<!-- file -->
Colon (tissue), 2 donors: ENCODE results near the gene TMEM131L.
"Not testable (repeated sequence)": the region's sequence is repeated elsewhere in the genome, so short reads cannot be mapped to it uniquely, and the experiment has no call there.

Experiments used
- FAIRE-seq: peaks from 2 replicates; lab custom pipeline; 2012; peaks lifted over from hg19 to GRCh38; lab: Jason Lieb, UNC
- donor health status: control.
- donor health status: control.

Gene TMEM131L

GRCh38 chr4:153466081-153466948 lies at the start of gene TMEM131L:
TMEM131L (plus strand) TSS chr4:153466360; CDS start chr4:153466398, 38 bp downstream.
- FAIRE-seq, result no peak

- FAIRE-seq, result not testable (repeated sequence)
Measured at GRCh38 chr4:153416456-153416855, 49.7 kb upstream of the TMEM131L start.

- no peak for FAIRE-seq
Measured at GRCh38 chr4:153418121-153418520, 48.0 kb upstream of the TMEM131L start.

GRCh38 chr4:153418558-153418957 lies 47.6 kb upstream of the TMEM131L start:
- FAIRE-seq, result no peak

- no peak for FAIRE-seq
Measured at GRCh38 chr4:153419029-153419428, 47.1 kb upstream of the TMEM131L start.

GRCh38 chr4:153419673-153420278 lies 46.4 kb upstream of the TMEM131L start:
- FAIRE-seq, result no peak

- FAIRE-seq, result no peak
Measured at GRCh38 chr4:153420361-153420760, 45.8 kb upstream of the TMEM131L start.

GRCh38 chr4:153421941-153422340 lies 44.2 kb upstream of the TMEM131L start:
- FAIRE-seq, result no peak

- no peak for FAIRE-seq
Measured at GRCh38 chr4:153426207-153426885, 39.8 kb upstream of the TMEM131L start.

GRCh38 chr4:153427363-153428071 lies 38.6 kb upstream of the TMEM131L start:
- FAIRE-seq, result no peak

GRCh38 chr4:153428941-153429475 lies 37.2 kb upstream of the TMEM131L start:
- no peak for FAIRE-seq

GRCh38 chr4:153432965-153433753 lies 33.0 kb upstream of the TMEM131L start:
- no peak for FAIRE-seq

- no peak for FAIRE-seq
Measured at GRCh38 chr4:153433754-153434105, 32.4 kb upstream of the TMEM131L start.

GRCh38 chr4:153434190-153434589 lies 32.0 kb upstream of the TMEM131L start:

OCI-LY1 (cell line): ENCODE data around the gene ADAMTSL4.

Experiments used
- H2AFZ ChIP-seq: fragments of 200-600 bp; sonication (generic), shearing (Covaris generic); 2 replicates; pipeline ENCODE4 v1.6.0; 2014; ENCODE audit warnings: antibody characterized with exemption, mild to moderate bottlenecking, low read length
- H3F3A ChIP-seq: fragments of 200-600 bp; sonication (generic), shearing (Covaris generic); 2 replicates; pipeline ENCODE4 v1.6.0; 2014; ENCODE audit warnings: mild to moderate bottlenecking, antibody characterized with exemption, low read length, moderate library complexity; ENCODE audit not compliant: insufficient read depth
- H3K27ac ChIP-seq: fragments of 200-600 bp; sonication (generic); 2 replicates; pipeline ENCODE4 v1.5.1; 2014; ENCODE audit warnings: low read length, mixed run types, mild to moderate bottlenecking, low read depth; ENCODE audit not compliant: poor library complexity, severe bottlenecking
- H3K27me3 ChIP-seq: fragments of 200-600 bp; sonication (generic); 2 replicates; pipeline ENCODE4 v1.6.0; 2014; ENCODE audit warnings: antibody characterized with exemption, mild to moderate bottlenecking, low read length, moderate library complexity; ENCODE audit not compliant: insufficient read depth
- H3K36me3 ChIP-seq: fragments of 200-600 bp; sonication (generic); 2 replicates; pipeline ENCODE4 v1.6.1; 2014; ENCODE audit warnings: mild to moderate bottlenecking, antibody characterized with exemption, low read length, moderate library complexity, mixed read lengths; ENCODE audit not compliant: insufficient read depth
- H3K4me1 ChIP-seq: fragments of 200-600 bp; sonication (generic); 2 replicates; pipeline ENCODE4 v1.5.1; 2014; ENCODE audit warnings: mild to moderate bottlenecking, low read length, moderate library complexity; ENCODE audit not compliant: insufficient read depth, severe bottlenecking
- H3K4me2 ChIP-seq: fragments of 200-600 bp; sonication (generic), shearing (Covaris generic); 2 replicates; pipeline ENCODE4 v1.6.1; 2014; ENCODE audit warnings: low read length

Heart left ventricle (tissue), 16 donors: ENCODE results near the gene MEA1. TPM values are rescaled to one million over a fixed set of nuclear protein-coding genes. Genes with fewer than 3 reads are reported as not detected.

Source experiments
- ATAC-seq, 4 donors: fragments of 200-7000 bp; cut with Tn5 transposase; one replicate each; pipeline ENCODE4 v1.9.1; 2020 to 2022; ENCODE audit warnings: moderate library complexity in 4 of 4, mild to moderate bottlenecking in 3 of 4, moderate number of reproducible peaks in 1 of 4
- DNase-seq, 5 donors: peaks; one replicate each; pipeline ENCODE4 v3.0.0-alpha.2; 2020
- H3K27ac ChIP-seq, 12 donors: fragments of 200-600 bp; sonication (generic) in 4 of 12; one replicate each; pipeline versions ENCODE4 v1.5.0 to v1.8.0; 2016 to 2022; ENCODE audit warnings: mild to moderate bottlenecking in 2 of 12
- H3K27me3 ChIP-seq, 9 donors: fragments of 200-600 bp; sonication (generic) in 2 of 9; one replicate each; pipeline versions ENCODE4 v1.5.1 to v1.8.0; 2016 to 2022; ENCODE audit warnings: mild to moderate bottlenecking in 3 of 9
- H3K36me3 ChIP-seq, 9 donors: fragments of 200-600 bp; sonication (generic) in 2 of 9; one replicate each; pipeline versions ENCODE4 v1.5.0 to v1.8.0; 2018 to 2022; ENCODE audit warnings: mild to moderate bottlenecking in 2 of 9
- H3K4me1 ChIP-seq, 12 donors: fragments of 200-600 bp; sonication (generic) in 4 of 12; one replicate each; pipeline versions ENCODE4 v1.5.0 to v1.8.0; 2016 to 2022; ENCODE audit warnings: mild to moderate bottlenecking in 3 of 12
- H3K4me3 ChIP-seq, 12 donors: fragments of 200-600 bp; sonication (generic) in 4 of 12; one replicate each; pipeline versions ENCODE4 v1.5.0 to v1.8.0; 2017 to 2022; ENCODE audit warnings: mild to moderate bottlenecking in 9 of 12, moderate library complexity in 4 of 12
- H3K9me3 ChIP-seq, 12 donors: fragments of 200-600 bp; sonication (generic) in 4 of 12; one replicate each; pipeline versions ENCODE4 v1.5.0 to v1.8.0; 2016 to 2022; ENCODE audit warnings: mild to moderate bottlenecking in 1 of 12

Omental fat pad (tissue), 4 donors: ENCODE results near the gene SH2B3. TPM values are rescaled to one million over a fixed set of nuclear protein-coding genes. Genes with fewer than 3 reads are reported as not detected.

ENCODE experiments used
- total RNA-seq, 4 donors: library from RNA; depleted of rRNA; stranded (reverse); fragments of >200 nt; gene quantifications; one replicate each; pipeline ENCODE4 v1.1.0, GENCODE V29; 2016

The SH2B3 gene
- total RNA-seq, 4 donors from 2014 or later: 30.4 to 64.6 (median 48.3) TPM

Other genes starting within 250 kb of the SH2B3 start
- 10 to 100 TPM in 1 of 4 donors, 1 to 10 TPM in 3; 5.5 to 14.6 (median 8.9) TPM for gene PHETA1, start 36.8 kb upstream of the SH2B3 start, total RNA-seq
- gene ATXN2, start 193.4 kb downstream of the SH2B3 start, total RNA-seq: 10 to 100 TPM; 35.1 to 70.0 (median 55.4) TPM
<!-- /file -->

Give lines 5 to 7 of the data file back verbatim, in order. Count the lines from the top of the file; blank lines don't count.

- donor health status: control.
- donor health status: control.

Gene TMEM131L